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At half past six I wake once more. I am still jet lagged, yet to catch up with myself, and cannot fathom all this light. The river has been muttering all night. I step from the tent, and a pair of harlequin ducks, their faces painted, burst from the shore and fly, complaining, off down the meanders of the river. There is a skin of frost on all the gear. I make a small fire and brew some coffee in the little blackened kettle that has been everywhere with me. Mist hangs in the branches of the spruce on the far bank, and the air is chill and damp. I wear a coat and hat and gloves, but it is a chill that goes right through them. I put a pot of porridge on the embers, and watch as it bubbles.

The sand holds the stories of the night. The hoof prints of a moose and calf, like two series of quotation marks, emerging from the water and making off into the willows. The little nervous arrows of the sandpiper, pointing every which way, all along the shore. These female sandpipers are polyandrous: each male that mates with she will leave to incubate her eggs whilst she goes off searching for another. Hector tells me this as we eat. Hector loves birds; he speaks of them as though they were his own prodigious children. Later, as I lie in the tent one night, listening to the whistle of some bird, he will suddenly, urgently, whisper:

‘Hear that? The semi-palmated plover. It is a sound that thrills me to my very marrow.’

I stand up to do the dishes. There is an eddy here, on the outside bend, where the river begins in earnest. The water is slack and slowly turning, contrary to the flow, a deep pool slowly carved. I am scrubbing porridge from out the pot when I see the dart of little fish emerging from the shadows, pecking at the oats. And I gasp because it was as easy as that to find them. They are exactly where they were supposed to be. These are king salmon, a few months old, the first I have ever seen. I watch them as they feed on our breakfast.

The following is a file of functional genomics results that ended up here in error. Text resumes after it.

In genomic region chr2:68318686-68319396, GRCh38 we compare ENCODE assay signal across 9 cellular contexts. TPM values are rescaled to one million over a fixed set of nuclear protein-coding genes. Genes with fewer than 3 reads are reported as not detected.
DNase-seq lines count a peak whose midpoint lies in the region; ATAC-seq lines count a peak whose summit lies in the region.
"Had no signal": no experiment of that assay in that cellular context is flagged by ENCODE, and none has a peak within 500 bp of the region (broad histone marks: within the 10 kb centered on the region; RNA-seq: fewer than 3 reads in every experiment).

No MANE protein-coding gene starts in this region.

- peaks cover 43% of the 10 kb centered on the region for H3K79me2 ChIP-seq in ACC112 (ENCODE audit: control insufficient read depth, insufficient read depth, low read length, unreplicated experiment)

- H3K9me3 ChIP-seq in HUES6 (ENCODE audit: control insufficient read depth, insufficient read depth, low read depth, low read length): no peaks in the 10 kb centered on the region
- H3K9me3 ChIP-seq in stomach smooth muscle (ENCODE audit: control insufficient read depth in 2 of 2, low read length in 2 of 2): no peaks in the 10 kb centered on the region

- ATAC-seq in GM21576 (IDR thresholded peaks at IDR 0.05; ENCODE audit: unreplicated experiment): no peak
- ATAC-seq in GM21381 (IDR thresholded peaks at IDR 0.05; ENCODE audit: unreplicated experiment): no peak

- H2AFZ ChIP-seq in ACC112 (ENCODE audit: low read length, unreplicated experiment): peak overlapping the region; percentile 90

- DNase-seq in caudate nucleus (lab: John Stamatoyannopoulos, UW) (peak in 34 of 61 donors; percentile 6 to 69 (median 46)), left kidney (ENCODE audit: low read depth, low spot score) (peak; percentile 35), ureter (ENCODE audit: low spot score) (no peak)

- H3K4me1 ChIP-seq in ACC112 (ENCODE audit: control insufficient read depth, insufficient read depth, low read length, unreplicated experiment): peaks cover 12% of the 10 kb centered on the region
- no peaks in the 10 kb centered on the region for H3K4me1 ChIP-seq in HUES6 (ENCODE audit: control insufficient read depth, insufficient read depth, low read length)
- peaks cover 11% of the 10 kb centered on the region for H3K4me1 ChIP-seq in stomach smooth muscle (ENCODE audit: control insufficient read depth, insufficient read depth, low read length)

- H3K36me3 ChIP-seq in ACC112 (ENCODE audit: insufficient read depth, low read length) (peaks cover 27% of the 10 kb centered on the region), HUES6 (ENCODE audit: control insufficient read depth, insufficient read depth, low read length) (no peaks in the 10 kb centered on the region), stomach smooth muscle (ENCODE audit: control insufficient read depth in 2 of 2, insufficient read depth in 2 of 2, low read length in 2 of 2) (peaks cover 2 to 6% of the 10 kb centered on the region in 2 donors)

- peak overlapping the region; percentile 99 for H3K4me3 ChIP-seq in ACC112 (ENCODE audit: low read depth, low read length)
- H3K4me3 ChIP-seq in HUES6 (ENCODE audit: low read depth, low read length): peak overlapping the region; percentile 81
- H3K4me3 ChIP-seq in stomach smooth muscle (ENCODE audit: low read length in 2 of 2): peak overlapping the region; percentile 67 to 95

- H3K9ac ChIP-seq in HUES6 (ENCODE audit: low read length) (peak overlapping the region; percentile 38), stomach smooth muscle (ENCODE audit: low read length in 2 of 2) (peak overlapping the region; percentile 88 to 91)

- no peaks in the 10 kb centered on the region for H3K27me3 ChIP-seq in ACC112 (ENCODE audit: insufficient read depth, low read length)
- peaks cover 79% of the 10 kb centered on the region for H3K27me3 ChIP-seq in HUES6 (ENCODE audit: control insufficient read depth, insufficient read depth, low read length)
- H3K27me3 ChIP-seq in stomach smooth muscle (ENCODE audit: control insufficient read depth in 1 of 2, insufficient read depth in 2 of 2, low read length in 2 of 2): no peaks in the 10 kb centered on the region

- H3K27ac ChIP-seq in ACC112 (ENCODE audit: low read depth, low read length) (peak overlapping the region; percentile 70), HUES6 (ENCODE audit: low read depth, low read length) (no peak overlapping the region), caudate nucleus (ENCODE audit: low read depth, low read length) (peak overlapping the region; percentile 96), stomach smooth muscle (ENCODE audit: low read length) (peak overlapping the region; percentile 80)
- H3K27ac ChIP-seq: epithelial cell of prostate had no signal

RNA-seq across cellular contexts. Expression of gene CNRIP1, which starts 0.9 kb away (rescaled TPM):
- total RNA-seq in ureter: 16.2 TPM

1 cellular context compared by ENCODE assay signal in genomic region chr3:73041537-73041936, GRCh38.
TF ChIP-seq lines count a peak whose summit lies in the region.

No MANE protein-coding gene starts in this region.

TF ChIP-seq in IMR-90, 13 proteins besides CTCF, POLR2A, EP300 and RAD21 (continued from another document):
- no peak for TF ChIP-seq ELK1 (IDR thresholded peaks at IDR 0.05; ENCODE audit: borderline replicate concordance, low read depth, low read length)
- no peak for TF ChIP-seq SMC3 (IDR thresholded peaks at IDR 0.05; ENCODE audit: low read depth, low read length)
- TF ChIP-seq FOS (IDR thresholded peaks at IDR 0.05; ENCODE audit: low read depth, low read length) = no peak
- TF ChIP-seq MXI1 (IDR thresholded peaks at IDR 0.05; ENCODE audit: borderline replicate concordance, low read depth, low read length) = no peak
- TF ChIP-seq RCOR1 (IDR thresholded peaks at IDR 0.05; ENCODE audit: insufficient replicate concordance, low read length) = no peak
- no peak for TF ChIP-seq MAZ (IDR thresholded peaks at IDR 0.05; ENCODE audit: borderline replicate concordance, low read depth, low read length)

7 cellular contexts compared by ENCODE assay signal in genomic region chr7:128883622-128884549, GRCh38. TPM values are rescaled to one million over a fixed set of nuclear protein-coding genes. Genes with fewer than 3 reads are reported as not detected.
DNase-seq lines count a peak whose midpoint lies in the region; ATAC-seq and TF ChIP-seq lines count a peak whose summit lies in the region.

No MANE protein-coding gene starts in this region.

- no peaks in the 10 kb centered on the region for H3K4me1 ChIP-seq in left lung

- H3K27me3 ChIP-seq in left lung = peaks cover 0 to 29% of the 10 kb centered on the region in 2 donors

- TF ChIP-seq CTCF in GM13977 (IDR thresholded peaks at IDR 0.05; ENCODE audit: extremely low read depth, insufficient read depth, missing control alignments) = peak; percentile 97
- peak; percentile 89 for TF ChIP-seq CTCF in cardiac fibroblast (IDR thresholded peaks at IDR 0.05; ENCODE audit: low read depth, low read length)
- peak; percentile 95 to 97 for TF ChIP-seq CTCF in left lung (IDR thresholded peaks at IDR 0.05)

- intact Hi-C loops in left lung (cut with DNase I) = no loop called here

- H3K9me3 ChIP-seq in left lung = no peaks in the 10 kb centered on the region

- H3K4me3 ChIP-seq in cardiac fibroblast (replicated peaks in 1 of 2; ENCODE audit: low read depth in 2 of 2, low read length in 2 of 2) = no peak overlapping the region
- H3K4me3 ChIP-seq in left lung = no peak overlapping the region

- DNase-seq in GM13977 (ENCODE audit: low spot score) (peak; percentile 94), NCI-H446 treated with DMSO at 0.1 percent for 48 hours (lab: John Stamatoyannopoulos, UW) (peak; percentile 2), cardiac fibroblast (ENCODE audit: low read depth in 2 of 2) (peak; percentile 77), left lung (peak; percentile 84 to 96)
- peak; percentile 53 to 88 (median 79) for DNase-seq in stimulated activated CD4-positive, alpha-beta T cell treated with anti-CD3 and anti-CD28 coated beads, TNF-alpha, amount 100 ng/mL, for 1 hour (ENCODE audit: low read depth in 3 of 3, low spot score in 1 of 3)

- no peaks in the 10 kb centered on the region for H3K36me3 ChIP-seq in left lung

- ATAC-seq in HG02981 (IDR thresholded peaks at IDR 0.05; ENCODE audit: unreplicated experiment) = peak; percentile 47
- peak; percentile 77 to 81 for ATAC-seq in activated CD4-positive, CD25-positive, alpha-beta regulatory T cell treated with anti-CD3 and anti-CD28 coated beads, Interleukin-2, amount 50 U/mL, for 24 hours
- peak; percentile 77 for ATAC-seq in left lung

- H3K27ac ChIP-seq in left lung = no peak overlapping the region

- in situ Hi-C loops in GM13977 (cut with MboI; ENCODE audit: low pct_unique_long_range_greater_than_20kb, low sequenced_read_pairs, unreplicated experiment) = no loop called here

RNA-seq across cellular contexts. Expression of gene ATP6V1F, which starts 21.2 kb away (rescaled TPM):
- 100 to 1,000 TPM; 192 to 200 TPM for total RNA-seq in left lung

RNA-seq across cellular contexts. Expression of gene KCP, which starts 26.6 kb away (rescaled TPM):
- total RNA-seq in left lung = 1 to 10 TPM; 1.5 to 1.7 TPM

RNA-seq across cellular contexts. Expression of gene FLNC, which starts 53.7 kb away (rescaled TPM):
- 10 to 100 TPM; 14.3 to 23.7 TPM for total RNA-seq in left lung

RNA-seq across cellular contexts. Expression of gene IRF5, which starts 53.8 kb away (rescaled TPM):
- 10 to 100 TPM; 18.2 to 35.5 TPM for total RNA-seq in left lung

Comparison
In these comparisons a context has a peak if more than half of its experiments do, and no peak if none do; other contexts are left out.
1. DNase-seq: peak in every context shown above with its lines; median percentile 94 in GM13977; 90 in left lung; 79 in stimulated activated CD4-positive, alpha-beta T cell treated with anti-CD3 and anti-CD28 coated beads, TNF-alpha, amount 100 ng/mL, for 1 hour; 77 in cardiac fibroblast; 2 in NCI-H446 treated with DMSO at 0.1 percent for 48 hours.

At this stage, in the complicated lexicon of a fish that has spawned its own glossary, they are called parr. It is the point where the parr marks appear, the oblong splotches that run the length of them like inky fingerprints and, like fingerprints, distinguish one species from another. The marks are obscured as they age, but for now they are camouflage against the gulls and terns and pike and mergansers and otters and sheefish and loons and everything else that hunts them. They hold their position against the current, their narrow bodies pulsing, their tiny fins making constant, incremental adjustment, feeling out the river’s flow. Each is perhaps one inch long. One shoots for a bug caught on the surface, shakes it, and slips back inside the group.

This is an excerpt from the 2018 shortlisted book by Adam Weymouth.  Read more


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